1. ## Simultaneous equations

x+y=7, x^2 - y^2 = 21
How do I do this?

2. Originally Posted by Detanon
x+7=7, xsquared - ysquared = 21
How do I do this?
Did you make a typo? I ask because I only see one equation with y in.

As is stands $\displaystyle x =0$ and $\displaystyle y = \pm i\sqrt{21}$

3. Do you not "see" that x=0 ?

4. woops sorry, I fixed it now.

5. Originally Posted by Detanon
woops sorry, I fixed it now.
As that's better

You can use the difference of two squares on the quadratic

$\displaystyle (x+y)(x-y) = 7(x-y) = 21 \: \:$

$\displaystyle \therefore \: \: x-y = 3 \: \: \rightarrow \: \: x = 3+y$

Sub in x=3+y into the first equation

(3+y)+y=7

Solve that for y then use the first equation (in either form) to find x

6. I dont get how you get (x+y)(x-y).

7. Originally Posted by Detanon
I dont get how you get (x+y)(x-y).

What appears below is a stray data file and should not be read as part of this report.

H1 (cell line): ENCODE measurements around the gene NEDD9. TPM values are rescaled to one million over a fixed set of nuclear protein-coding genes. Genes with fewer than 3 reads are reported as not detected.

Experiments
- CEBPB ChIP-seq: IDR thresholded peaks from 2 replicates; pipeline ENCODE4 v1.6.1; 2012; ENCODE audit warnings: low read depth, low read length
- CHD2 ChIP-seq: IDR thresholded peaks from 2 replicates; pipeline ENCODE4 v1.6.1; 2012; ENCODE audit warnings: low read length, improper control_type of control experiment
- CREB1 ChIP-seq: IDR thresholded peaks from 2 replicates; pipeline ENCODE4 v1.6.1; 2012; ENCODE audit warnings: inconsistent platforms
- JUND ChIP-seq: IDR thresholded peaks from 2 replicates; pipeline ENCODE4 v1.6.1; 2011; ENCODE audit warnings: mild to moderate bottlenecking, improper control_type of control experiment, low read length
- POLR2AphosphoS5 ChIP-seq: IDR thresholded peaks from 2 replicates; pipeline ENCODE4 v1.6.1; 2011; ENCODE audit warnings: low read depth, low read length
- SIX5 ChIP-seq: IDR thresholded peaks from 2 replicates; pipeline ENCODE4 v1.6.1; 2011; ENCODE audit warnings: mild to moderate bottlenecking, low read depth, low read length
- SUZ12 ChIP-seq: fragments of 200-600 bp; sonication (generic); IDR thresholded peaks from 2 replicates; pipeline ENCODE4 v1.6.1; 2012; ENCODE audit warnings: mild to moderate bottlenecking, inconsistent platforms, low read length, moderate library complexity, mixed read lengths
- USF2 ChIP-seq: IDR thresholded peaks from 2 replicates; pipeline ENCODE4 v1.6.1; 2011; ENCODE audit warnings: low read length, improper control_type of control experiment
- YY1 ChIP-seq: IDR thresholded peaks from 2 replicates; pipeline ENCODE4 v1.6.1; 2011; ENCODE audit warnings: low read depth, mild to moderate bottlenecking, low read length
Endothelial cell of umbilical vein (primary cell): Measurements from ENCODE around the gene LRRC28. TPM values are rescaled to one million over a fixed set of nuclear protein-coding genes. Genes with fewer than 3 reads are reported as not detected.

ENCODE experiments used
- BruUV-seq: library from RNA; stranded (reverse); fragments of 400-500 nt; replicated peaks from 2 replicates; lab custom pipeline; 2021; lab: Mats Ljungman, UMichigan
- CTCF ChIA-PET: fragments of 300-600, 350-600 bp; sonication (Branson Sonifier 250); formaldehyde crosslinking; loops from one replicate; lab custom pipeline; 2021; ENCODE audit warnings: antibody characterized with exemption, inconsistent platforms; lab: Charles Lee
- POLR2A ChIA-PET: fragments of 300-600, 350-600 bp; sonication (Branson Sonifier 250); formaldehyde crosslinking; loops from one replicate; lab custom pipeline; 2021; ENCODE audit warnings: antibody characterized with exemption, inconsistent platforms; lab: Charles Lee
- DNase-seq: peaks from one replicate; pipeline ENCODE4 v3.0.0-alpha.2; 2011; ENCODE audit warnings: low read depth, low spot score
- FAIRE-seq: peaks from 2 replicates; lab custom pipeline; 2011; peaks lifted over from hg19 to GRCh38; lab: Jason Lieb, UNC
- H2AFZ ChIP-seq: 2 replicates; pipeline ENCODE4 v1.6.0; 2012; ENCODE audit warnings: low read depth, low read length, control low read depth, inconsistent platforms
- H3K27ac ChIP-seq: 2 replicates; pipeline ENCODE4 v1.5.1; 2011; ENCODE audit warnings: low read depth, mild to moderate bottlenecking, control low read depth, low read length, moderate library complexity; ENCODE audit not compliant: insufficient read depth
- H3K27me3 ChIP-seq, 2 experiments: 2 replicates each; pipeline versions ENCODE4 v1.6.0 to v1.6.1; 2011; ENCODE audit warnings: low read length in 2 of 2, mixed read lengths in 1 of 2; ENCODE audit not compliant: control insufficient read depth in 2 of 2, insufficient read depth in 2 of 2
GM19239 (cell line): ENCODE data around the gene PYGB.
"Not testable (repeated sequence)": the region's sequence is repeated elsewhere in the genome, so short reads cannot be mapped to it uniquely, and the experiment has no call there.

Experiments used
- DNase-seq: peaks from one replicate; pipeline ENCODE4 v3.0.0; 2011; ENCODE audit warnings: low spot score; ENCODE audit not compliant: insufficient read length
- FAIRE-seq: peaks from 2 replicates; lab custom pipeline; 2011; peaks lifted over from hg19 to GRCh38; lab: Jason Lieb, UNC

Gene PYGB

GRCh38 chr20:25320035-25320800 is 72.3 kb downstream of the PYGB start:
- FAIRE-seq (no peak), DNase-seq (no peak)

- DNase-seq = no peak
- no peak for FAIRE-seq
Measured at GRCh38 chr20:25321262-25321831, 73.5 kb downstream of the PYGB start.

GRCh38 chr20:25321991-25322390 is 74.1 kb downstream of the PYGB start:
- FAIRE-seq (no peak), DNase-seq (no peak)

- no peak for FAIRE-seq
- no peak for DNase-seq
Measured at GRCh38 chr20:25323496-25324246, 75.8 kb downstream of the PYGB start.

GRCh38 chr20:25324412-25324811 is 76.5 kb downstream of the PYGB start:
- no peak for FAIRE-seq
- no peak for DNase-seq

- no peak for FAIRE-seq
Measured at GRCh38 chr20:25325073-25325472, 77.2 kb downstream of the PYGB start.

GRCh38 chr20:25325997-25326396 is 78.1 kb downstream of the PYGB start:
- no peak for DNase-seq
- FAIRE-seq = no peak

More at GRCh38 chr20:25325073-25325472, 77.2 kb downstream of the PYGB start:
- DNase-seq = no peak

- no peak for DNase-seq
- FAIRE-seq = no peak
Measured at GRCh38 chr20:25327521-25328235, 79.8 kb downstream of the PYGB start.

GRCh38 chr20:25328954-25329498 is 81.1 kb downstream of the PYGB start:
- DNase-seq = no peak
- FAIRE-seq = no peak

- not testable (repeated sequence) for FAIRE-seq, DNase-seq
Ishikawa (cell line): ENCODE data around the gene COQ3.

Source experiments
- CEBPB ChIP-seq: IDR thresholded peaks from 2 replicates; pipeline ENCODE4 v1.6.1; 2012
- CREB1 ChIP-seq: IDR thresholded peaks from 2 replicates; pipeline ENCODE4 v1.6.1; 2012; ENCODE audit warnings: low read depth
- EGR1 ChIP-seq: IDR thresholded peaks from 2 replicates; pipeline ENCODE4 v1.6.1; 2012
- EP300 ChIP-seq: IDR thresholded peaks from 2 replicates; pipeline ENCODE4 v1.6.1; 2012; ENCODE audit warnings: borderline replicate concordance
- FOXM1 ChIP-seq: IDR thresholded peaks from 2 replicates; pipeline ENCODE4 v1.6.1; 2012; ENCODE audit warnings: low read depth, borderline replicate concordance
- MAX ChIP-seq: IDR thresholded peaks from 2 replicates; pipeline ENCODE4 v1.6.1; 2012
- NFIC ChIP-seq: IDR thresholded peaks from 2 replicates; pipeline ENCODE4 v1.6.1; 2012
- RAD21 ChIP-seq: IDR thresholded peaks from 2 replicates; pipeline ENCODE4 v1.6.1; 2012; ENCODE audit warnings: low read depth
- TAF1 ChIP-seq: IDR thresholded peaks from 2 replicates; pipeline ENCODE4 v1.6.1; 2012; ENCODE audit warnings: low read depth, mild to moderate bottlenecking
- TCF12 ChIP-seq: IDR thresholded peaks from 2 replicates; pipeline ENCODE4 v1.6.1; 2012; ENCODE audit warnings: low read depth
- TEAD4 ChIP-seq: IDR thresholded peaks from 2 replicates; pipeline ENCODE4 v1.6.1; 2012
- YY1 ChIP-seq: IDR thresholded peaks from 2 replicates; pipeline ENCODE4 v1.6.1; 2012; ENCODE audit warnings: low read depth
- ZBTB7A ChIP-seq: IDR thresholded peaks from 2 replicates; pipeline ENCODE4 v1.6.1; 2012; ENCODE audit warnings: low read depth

It is the difference of two squares.
Difference of two squares - Wikipedia, the free encyclopedia

From the difference of two squares we see that $\displaystyle x^2-y^2=(x+y)(x-y)$

If you expand the right hand side using FOIL the LHS is obtained: $\displaystyle (x+y)(x-y) = x^2-xy+xy-y^2$

Since $\displaystyle -xy+xy=0$ we get $\displaystyle (x+y)(x-y)=x^2-y^2$

============================

EDIT: If you prefer you can use the substitution method

$\displaystyle x = 7-y$

$\displaystyle (7-y)^2-y^2=21$

and solve that linear equation (y^2 cancels) but I think using the difference of two squares is easier